During a presentation to a cat food manufacturer, I observed the interesting trend depicted in Exhibit 30.2. The number of SKUs for the client’s brand A was trimmed from 28 to 22, as part of a cost cutting initiative. The retailer responded by sourcing more items from the competitor, and brand B’s range expanded from 15 to 20 variants.
This led to very substantial sales gains for brand B. A year by year comparison revealed a 30% growth for brand B, whereas brand A’s volume dipped by about 2%. Brand B’s market share went up from 42% to 49%.
Cat food is one among a number of categories where a brand’s share of space has a strong bearing on market share. Brand A’s margins may have improved a little over the two year time frame, yet, by trimming its range, it yielded some competitive advantage to brand B.
The battle for shelf space stems from the relationship between share of space, share of mind and share of sales. By expanding its range on the shelf, a brand is able to offer consumers greater choice. It usually gets more facings to accommodate the additional items. This gives it greater visibility i.e. more mind space. At the same time the incremental shelf space must be relinquished by some other brand. As a result of all these factors the brand usually gains market share.
Needless to say that though the temptation may be there to grab space, each item in a brand’s range must earn its place on the shelf. If it fails to do so, it will erode the retailer’s and the manufacturer’s margins, and reflect poorly on the brand and the manufacturer. Ultimately, if it fails to perform, it will get de-listed.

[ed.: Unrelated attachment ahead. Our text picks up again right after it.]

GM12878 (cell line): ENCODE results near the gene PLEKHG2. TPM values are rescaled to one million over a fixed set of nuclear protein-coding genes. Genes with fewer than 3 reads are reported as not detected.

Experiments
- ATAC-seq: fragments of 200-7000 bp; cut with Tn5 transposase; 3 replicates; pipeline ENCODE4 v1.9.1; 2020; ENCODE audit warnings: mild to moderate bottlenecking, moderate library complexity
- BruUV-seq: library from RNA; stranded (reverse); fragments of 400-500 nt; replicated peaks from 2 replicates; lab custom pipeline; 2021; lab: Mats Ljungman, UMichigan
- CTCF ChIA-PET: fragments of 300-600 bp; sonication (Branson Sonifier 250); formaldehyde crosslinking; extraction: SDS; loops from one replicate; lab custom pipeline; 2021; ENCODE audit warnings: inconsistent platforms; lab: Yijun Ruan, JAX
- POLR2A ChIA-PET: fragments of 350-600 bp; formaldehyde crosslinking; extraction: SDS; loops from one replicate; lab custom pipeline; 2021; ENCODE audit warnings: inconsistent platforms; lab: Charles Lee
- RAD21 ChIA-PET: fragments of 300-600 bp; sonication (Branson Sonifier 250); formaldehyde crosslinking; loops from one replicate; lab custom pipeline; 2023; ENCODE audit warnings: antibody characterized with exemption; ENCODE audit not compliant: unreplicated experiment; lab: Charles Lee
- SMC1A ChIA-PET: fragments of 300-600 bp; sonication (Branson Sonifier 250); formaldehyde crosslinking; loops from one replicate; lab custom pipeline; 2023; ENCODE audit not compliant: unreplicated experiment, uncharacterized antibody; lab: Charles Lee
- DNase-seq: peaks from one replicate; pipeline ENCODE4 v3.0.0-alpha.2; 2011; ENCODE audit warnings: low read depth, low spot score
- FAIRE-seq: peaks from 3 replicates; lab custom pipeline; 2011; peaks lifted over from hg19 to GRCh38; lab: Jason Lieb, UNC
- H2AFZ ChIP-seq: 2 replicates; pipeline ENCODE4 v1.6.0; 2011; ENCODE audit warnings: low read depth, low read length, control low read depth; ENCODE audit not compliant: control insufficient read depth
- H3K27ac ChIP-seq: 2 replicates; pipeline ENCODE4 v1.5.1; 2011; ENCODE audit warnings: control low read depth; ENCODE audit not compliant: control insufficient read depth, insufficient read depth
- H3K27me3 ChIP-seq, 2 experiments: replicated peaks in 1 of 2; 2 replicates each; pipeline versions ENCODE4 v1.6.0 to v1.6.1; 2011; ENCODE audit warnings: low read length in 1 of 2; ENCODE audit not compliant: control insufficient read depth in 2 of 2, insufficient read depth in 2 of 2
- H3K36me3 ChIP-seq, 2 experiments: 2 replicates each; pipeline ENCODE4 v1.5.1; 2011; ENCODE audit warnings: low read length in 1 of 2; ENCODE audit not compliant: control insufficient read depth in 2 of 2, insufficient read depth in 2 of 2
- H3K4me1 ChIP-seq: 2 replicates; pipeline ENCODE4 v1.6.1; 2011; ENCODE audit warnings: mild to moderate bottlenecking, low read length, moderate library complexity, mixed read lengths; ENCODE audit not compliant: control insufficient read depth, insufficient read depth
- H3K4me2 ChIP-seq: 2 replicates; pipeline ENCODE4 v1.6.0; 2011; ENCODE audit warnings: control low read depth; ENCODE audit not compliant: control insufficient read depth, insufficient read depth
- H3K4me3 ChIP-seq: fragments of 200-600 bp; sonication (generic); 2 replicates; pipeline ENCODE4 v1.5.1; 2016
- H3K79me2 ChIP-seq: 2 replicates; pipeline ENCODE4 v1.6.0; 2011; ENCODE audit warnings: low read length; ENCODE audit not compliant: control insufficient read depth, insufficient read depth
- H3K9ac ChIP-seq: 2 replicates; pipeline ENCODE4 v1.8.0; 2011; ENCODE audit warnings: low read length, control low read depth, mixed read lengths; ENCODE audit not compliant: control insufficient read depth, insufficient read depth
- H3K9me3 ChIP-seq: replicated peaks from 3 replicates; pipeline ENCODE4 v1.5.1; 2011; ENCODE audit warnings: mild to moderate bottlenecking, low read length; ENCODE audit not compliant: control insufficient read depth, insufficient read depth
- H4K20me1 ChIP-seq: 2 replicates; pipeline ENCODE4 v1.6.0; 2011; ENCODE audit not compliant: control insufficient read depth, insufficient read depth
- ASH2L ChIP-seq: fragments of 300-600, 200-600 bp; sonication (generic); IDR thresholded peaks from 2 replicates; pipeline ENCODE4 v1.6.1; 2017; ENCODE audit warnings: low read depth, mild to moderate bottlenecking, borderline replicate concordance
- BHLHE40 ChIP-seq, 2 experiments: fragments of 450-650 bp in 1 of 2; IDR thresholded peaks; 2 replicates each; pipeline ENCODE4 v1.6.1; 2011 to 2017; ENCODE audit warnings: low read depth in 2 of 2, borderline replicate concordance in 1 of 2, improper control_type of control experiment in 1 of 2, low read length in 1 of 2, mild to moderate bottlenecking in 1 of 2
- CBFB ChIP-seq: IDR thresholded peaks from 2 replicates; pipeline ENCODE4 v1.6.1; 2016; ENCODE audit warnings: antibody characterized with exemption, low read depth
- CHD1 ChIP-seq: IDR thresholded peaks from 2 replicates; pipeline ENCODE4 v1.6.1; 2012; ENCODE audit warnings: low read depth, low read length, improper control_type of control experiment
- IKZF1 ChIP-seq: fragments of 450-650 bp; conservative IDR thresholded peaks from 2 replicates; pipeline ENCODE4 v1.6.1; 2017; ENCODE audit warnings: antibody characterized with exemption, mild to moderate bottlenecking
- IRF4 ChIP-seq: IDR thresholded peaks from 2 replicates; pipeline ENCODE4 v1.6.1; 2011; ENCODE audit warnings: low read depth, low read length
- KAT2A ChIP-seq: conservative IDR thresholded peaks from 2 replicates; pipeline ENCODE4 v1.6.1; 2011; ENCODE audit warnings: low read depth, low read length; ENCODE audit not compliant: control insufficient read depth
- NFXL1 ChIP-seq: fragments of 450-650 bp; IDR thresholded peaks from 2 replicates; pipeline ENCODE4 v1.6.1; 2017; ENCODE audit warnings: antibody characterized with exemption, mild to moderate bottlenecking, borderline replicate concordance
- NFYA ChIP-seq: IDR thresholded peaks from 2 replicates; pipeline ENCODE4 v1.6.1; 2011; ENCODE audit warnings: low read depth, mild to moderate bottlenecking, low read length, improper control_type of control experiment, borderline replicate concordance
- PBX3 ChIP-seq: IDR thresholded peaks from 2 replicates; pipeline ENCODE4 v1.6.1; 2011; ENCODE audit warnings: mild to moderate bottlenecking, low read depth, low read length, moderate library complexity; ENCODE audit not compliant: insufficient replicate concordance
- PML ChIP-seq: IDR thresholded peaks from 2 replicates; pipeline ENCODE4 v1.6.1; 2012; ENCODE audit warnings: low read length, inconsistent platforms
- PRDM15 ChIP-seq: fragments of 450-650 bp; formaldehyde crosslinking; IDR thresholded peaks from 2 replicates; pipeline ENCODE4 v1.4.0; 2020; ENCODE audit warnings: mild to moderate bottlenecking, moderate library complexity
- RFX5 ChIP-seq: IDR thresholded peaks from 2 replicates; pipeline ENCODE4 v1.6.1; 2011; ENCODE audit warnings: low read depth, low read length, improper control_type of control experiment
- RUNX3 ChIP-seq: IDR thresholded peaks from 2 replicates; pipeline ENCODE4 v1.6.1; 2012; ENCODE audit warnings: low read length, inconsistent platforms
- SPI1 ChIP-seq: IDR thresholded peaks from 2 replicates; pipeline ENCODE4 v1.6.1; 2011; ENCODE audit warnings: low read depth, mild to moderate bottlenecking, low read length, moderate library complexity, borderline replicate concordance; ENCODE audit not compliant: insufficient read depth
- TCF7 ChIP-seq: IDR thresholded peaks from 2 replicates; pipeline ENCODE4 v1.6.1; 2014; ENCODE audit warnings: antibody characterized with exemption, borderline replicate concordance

Note: To find content on MarketingMind type the acronym ‘MM’ followed by your query into the search bar. For example, if you enter ‘mm consumer analytics’ into Chrome’s search bar, relevant pages from MarketingMind will appear in Google’s result pages.
The Plannogrammer is an experiential learning facility for category managers, trade marketers, and retailers in consumer markets. Ideally suited for hybrid learning programmes, Plannogrammer imparts hands-on training in the planning and evaluation of promotions and merchandising.
It supports a collection of simulation and analysis platforms such as Promotions and Space Planner for optimizing space and promotions, Plannogram for populating shelves and merchandising, a Due To Analysis dashboard that decomposes brand sales into the factors driving sales, and a Promotion Evaluator to evaluate the volume, value and profit impact of promotion plans.